I wanted to have all the Scorpio features in the size and weight of the 633, and I’ve got it. I was impressed by the internal hard drive. During my working process, I prefer to come on each set with an empty, formatted SD card. So, having the internal hard drive adds not only redundancy and safety, but also saves me a lot of time as I do not have to copy all the files at the end of the day. Instead, I do it once or twice per month. The ability to arm tracks during recording has been useful on set, as well. For the wireless system, I use Sennheiser G4s and G3s for my IFB system. My boom microphones are Sennheiser MKH-416 and MKH-50. I love this combination as it helps me to handle all kinds of situations. For timecode, I use Tentacle timecode boxes. Most of my accessories are from three companies that I like the most: K-Tek, Rycote, and Viviana Straps.
Khromova relies on Dugan Automix for balance while focusing on the perfect mic placement, whether booming or placing a lavalier.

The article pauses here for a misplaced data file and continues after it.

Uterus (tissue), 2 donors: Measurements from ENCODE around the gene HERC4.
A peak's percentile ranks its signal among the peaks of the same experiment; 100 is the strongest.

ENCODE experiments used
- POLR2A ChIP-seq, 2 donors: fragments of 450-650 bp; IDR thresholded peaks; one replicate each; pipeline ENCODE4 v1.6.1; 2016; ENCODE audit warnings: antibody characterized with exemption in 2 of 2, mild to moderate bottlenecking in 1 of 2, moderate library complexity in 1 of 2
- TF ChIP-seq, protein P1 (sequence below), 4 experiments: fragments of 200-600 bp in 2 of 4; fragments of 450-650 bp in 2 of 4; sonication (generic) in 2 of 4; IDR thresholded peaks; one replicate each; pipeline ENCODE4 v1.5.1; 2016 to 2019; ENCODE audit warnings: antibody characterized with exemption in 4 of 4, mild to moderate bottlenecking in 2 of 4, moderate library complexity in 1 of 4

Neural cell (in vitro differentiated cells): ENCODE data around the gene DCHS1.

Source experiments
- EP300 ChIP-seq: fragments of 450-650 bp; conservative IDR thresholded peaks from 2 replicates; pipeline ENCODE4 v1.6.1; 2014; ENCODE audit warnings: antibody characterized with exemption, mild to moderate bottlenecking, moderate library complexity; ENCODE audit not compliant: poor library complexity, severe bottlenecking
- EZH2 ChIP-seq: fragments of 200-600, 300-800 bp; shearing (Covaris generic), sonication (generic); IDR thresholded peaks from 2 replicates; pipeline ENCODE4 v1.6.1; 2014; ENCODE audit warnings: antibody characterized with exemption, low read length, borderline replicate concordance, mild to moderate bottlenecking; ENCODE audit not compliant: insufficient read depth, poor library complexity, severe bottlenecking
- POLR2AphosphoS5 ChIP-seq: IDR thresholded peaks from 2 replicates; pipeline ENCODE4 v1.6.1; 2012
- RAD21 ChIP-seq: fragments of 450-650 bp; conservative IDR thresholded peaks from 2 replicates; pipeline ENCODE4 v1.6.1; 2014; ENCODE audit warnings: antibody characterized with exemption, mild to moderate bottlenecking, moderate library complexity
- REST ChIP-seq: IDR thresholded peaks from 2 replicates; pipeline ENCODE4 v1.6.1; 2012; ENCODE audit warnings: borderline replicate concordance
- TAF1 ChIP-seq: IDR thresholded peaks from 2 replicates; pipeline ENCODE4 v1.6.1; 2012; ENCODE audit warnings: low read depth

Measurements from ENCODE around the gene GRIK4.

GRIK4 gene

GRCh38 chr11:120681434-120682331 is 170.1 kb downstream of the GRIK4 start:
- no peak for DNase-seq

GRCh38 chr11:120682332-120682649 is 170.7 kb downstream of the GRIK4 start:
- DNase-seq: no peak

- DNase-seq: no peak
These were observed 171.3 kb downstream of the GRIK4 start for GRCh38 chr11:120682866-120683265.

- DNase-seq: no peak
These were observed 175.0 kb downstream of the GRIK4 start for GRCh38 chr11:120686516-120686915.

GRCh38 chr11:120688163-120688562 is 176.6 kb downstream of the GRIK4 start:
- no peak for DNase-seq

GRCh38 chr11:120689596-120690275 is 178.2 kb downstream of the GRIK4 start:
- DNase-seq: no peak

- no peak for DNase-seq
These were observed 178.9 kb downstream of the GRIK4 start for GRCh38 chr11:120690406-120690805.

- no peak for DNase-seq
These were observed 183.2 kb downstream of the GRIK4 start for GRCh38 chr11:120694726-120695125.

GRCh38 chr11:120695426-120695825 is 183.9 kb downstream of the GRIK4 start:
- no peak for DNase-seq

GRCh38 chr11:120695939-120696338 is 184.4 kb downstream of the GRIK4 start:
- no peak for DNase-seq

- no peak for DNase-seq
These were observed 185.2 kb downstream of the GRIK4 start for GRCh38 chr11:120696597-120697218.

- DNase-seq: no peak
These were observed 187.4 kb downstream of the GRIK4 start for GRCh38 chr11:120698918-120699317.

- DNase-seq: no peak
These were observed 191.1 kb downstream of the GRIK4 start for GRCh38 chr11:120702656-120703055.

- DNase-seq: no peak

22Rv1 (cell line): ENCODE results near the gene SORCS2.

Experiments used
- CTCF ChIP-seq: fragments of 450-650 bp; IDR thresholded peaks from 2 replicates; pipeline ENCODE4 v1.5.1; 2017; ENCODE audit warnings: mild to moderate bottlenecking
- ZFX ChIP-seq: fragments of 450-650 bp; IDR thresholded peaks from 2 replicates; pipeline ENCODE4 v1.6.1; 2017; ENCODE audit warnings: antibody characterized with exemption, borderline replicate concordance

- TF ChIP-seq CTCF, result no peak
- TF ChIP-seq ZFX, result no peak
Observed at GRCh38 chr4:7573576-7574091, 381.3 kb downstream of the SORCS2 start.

I use Dugan Automix all the time. For a person who is mixing and booming at the same time, it is an extremely helpful feature. I always prioritize booming over mixing, because you cannot adjust the position of the boom microphone in post-production, but you still can remix. I hear from my clients that they are happy with my production mix, and I believe it is thanks to Dugan Automix.
I am a perfectionist, and with hiding mics on set, I feel like it is my advantage rather than an obstacle. My favorite way to hide microphones is to tape them on the clothing: right on the edge of a t-shirt or a sweater, under the second button of a shirt or a blouse, inside a tie knot, or in hair when actors do not wear anything. When there is a lot of changing outfits involved, I try to tape a microphone to the actors’ bodies from the very beginning to save some time during the day. It is especially helpful on days when you are the only sound person on set and have to juggle six to eight wireless systems. The accessories I use are Rycote’s fur covers and all kinds of stickies, like Topstick, Joe’s sticky stuff, and transparent medical tape. I almost never use a moleskin sandwich. Instead, I prefer to utilize low-profile vampire clips and COS-11D rubber mounts. I have multiple of them in different colors.